Cairo, Jan. 5, 2021 Gulf leaders have signed an agreement ending their three-year diplomatic rift with Qatar at a summit in Saudi Arabia.
The Al-Ula agreement, which was brokered by Kuwait and the United States (U.S.) ends the dispute that began in mid-2017 when a Saudi-led bloc severed diplomatic, trade and travel ties with Qatar.
Saudi Arabia, the United Arab Emirates (UAE), Bahrain, and non-Gulf country Egypt had accused Qatar of supporting Islamist militant groups, an accusation that Doha denies.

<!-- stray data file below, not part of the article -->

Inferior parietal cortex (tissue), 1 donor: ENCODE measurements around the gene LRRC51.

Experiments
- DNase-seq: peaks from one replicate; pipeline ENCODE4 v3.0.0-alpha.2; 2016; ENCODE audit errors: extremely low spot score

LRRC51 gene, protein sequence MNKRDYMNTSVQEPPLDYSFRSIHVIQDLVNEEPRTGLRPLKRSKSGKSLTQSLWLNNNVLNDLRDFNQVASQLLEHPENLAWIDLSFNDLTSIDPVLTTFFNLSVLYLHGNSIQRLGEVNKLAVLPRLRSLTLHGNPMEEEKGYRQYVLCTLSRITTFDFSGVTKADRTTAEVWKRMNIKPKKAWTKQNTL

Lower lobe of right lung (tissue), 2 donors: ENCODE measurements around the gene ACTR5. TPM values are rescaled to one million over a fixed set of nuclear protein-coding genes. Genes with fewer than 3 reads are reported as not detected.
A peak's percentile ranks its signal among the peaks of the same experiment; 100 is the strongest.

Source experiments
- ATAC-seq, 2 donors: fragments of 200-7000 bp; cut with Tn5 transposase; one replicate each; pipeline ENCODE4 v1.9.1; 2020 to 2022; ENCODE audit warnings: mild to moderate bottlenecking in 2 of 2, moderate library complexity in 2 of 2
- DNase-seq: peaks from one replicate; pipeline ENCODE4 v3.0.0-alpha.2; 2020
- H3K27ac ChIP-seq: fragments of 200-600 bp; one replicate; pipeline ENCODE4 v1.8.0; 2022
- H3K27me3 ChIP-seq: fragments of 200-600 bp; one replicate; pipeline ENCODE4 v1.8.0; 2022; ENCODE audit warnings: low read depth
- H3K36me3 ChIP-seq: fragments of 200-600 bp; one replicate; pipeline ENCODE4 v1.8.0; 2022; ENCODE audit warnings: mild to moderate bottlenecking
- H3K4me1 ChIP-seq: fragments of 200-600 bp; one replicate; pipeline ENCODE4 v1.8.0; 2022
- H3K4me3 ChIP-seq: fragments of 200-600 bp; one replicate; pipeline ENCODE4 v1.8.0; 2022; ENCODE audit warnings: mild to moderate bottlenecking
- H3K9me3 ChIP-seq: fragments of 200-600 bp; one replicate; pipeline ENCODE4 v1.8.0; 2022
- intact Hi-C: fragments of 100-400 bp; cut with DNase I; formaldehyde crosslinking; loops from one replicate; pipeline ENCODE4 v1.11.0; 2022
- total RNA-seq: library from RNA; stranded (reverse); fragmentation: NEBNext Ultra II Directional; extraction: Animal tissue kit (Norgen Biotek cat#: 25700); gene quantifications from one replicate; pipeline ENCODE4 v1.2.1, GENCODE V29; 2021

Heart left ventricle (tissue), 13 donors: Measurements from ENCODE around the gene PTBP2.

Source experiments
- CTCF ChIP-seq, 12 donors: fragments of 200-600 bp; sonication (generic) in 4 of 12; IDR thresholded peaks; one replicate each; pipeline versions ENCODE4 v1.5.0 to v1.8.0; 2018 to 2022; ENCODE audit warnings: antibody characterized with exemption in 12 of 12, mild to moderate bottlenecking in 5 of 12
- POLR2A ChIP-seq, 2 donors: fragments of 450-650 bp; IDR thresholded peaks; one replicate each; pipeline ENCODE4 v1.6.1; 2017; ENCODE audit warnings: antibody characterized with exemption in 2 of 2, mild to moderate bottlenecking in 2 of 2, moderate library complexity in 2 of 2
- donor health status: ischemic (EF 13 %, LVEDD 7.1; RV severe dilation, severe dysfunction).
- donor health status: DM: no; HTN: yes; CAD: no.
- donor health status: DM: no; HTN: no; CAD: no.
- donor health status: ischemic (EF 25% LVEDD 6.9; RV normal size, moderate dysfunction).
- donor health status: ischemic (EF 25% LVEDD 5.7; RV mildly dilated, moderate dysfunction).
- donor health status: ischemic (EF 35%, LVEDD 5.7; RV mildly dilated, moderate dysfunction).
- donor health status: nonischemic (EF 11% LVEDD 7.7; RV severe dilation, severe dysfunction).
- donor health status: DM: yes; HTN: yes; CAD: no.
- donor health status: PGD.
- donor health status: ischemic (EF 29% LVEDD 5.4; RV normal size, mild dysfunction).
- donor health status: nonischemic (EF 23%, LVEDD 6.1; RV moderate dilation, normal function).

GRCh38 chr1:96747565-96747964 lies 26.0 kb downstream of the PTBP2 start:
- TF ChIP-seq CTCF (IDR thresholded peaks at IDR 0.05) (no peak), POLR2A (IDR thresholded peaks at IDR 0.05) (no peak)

All of the countries are U.S. allies.
Qatar hosts the region’s largest U.S. military base, while Bahrain is home to the U.S. Navy’s Fifth Fleet, and Saudi Arabia and the UAE host U.S. troops.
The development is the latest in a series of Middle East deals sought by Washington – the others involving Israel and Arab states – aimed at building a united front against Iran.
White House senior adviser Jared Kushner, assigned to work on the dispute by President Donald Trump, was due to attend the ceremony in the historic city of al-Ula along with Middle East envoy Avi Berkowitz and Brian Hook, a special State Department adviser.